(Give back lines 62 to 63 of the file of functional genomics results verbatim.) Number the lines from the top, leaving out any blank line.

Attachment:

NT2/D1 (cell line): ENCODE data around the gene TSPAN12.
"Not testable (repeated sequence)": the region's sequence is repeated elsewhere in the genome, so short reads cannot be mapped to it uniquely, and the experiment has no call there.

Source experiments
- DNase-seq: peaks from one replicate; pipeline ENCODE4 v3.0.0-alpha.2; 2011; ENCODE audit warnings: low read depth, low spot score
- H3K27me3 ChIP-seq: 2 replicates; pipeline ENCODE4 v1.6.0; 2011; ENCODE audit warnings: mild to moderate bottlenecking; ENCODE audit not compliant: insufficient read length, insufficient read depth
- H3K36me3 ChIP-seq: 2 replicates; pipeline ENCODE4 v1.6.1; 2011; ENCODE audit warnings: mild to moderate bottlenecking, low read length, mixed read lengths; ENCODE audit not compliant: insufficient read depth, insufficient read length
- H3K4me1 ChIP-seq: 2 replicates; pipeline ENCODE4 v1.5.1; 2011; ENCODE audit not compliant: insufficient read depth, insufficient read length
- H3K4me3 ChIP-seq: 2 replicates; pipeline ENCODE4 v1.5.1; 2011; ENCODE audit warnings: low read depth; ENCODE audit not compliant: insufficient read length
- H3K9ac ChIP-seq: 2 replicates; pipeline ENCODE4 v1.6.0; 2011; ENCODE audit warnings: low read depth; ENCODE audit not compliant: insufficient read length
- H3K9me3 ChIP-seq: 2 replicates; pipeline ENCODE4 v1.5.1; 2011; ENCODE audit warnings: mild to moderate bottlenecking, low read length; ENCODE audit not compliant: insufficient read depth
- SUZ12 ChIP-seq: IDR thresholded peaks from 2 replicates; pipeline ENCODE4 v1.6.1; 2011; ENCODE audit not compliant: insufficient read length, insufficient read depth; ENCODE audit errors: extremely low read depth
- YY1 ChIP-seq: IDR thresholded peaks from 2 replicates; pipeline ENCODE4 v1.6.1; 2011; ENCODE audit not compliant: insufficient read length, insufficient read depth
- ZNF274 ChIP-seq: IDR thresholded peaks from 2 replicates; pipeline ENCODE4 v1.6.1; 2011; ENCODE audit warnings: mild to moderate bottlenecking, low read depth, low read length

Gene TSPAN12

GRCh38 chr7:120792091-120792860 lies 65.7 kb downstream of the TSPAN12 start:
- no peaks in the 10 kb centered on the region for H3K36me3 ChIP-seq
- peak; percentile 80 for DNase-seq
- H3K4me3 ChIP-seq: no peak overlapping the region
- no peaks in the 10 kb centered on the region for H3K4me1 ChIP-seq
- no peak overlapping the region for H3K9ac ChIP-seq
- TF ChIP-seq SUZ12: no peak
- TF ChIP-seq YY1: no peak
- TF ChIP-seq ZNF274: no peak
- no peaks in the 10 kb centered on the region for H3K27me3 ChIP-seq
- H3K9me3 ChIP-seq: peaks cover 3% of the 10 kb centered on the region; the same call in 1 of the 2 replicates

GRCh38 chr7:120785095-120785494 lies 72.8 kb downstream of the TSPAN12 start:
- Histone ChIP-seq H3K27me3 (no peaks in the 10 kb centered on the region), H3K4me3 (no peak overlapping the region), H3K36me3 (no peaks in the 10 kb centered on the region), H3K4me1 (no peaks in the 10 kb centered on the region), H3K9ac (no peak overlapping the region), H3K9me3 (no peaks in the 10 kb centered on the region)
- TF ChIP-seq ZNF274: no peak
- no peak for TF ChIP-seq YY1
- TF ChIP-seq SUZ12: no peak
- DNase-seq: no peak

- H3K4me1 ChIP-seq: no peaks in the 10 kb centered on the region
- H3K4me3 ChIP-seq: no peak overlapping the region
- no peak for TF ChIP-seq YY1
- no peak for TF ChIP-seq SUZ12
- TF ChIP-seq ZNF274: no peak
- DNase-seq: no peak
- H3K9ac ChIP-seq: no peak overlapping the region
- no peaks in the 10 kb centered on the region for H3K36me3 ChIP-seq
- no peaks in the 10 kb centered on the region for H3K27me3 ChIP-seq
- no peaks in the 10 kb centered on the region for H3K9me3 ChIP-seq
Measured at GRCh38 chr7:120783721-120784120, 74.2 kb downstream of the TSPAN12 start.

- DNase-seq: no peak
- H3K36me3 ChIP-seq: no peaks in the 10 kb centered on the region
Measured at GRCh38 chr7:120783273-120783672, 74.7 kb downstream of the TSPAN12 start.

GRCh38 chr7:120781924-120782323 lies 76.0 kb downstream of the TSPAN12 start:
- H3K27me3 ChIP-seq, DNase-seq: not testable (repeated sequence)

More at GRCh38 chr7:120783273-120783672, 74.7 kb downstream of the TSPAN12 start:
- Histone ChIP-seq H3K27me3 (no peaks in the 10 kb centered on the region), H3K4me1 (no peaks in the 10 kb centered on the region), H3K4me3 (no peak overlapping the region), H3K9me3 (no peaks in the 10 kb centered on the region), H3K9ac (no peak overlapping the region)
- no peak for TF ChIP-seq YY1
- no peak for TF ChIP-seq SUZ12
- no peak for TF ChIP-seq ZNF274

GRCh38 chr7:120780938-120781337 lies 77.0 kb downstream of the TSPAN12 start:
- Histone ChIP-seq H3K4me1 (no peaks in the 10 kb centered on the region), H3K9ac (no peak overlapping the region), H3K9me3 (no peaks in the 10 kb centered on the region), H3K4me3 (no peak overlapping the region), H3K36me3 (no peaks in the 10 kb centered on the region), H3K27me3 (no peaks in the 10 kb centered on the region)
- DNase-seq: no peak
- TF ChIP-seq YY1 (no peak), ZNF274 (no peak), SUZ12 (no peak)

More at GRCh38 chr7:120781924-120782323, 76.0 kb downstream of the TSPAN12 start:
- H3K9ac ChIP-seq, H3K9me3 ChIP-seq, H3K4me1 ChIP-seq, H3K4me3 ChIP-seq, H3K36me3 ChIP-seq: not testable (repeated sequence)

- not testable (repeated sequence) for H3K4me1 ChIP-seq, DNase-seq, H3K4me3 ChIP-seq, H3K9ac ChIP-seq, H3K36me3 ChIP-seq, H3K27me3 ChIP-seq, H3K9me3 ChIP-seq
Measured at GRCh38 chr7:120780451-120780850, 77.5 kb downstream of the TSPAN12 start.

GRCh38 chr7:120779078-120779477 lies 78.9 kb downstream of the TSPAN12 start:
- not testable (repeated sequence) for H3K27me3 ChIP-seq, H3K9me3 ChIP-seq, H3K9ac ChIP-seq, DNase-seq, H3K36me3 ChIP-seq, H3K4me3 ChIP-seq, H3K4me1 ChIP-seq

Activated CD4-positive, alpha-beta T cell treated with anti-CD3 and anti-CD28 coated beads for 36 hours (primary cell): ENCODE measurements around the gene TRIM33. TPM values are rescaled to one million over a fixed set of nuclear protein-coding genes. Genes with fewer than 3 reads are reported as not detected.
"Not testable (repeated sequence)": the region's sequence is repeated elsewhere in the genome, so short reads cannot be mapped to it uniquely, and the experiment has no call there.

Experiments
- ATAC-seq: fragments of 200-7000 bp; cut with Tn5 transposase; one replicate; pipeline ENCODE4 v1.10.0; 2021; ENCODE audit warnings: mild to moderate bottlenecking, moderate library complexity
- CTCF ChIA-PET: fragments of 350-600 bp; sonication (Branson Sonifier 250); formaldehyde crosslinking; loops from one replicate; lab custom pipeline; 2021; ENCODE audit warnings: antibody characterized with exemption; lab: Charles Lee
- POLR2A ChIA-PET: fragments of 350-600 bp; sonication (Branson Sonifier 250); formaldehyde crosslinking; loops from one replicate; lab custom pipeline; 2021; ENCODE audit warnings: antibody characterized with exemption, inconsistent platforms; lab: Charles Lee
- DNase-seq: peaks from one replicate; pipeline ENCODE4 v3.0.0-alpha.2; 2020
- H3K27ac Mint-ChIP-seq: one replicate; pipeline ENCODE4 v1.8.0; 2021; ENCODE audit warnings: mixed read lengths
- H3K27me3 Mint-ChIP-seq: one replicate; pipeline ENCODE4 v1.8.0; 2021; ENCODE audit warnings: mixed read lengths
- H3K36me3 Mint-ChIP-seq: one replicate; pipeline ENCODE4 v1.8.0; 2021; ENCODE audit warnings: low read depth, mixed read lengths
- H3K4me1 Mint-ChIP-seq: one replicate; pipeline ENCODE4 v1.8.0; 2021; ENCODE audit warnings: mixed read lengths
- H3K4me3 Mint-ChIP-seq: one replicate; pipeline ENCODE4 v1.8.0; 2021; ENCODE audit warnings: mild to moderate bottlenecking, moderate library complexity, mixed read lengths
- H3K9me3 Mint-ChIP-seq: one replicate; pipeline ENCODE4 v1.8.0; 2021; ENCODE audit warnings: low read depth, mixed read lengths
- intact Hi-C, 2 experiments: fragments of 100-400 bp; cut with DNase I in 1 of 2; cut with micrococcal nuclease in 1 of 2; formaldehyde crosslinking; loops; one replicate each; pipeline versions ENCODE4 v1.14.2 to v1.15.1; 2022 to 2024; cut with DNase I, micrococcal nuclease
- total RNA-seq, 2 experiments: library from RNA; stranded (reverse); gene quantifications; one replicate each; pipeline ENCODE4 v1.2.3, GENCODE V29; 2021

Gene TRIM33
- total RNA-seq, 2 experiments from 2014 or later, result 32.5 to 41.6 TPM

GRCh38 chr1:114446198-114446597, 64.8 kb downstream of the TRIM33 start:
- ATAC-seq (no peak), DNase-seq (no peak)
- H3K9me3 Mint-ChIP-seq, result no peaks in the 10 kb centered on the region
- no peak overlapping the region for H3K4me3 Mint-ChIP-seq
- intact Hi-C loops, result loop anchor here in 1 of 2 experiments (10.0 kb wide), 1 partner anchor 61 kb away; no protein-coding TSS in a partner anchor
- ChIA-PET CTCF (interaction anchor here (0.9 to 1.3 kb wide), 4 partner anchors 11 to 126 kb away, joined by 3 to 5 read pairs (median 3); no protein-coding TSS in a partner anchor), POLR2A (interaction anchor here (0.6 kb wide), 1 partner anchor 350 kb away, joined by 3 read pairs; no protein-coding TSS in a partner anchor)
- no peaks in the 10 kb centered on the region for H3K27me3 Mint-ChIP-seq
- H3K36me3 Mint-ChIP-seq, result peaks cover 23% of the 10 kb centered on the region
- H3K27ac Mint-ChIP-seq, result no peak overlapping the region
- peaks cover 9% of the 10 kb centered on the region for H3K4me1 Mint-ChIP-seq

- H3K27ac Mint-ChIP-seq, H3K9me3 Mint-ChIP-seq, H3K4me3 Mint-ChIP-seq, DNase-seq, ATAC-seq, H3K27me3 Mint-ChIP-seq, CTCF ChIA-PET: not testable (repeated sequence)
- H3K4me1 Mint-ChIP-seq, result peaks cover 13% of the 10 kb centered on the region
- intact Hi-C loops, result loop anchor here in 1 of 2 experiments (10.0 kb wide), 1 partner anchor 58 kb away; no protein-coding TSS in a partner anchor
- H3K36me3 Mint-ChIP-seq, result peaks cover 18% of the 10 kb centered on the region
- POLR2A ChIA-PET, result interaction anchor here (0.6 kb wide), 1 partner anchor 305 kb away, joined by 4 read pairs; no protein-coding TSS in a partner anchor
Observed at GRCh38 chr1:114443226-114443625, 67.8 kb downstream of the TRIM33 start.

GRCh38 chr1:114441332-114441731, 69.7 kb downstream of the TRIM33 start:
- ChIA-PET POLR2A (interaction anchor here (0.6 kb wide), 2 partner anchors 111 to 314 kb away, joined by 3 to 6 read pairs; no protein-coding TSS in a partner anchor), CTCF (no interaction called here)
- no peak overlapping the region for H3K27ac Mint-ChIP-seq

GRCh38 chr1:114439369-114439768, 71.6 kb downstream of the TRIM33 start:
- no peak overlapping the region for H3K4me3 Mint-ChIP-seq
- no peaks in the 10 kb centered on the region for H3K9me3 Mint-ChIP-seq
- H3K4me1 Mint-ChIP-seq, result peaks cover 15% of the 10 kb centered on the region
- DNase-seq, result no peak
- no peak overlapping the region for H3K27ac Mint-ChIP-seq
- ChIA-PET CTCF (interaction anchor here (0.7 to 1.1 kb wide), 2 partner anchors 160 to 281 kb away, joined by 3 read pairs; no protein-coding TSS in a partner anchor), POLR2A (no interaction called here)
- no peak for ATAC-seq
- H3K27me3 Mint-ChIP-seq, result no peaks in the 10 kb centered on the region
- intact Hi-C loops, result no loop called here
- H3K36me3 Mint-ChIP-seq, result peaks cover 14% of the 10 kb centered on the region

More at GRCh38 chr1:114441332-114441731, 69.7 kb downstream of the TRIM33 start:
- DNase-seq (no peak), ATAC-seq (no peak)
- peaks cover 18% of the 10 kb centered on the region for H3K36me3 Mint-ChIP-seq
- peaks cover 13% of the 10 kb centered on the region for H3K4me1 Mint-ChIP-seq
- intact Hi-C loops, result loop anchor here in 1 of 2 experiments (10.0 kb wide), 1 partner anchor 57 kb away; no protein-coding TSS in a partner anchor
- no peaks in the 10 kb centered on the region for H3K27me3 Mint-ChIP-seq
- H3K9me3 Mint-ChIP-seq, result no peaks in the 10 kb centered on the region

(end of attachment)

- not testable (repeated sequence) for H3K27me3 ChIP-seq, H3K9me3 ChIP-seq, H3K9ac ChIP-seq, DNase-seq, H3K36me3 ChIP-seq, H3K4me3 ChIP-seq, H3K4me1 ChIP-seq

Activated CD4-positive, alpha-beta T cell treated with anti-CD3 and anti-CD28 coated beads for 36 hours (primary cell): ENCODE measurements around the gene TRIM33. TPM values are rescaled to one million over a fixed set of nuclear protein-coding genes. Genes with fewer than 3 reads are reported as not detected.